Elsewhere, the Independent has a comment piece, written by Julian Baggini, who says the focus of the inquiry should not be "the precise mechanical causes" of the crash, but instead whether there is "a pressing need to have choppers above homes and businesses" at all. He argues : "It is not silly to take seriously many risks that look low in stark numerical terms. If there are affordable, easy steps to avoid or reduce threats to life it would be mad not to take them."

Vigil for helicopter crash victims
Many papers have pictures from a special church service which was held in Glasgow on Sunday for the crash victims
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"Buying frenzy"

We've had Black Friday and now it's time for Cyber Monday - "the day when Britons start shopping online in earnest for Christmas," says the Daily Express.

The Sun describes the "menace" of online shopping which is forcing "desperate" High Street shops to slash their prices by up to 50%.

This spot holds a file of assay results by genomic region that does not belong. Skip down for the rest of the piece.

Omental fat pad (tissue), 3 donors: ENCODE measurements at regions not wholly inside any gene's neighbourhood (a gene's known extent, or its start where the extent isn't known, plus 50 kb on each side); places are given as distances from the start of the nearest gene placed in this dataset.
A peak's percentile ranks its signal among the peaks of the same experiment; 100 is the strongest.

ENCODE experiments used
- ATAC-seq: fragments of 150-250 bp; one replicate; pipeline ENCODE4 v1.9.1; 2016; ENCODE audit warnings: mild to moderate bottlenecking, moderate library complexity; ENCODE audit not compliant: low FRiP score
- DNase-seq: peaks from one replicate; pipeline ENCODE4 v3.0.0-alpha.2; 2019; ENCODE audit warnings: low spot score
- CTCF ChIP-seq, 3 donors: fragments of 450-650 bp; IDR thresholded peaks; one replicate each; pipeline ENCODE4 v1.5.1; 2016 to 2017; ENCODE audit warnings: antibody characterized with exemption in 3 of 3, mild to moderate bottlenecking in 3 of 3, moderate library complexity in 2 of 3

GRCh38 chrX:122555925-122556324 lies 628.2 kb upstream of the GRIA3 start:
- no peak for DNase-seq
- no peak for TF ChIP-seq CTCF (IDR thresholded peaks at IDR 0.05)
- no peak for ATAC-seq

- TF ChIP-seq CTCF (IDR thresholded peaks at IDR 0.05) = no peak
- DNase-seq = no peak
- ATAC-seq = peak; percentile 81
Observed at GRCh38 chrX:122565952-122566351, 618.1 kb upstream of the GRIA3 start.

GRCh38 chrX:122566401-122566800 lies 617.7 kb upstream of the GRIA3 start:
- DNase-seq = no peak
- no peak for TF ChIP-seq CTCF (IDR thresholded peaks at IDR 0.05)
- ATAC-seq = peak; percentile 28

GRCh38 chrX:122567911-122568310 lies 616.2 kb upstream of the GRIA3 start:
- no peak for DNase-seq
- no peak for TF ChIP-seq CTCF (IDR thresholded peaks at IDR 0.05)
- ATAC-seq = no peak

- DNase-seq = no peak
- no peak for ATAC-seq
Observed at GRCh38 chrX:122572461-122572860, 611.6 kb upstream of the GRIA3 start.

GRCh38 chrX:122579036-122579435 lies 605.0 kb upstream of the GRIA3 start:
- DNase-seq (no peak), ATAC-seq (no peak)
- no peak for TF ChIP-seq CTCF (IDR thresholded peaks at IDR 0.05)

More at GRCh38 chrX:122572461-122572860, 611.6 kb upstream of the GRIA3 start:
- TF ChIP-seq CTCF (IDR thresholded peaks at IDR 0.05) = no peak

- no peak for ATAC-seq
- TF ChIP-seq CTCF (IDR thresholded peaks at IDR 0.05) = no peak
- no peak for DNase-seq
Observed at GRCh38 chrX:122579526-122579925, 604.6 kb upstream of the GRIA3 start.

But the Guardian says Black Friday saw record takings at UK stores, including John Lewis, which saw "thousands of orders coming in the middle of the night from customers who preferred shopping to sleeping". "The buying frenzy is expected to move up another notch" today, the paper adds.

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Fluffy dog story

Lola
Her name was Lola....

Chancellor George Osborne has introduced the newest member of his family via Twitter - Lola.

"Dog and owner share a doleful expression and engaging dark eyes," write David Brown and Michael Savage, rather romantically, in the Times.

The Daily Mirror, however, sees a dark motive behind the move, believing that "parading his pampered pedigree puppy smacks of an unpopular chancellor spinning a softer image". It adds: "He should remember a dog is for life and not just this week's Autumn financial statement."

The Daily Mail is more charitable, but has a warning for Lola - watch out for "feisty Freya", No 11's "vicious cat". The paper says she attacked Larry - the prime minister's pet - "in an early morning fight". The Mail says cats have reigned supreme in Downing Street for decades, with Lola believed to be the first dog to move in since Harold Wilson brought his Labrador Paddy with him in the 1960s.

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Making people click

What's top of Most Viewed on the newspaper websites:

Independent - Forced C-section was 'the stuff of nightmares'

Guardian - Fast and Furious star Paul Walker killed in car crash

Times - 'No safety for women under the law in Pakistan, none'

Telegraph - Child taken from womb by social services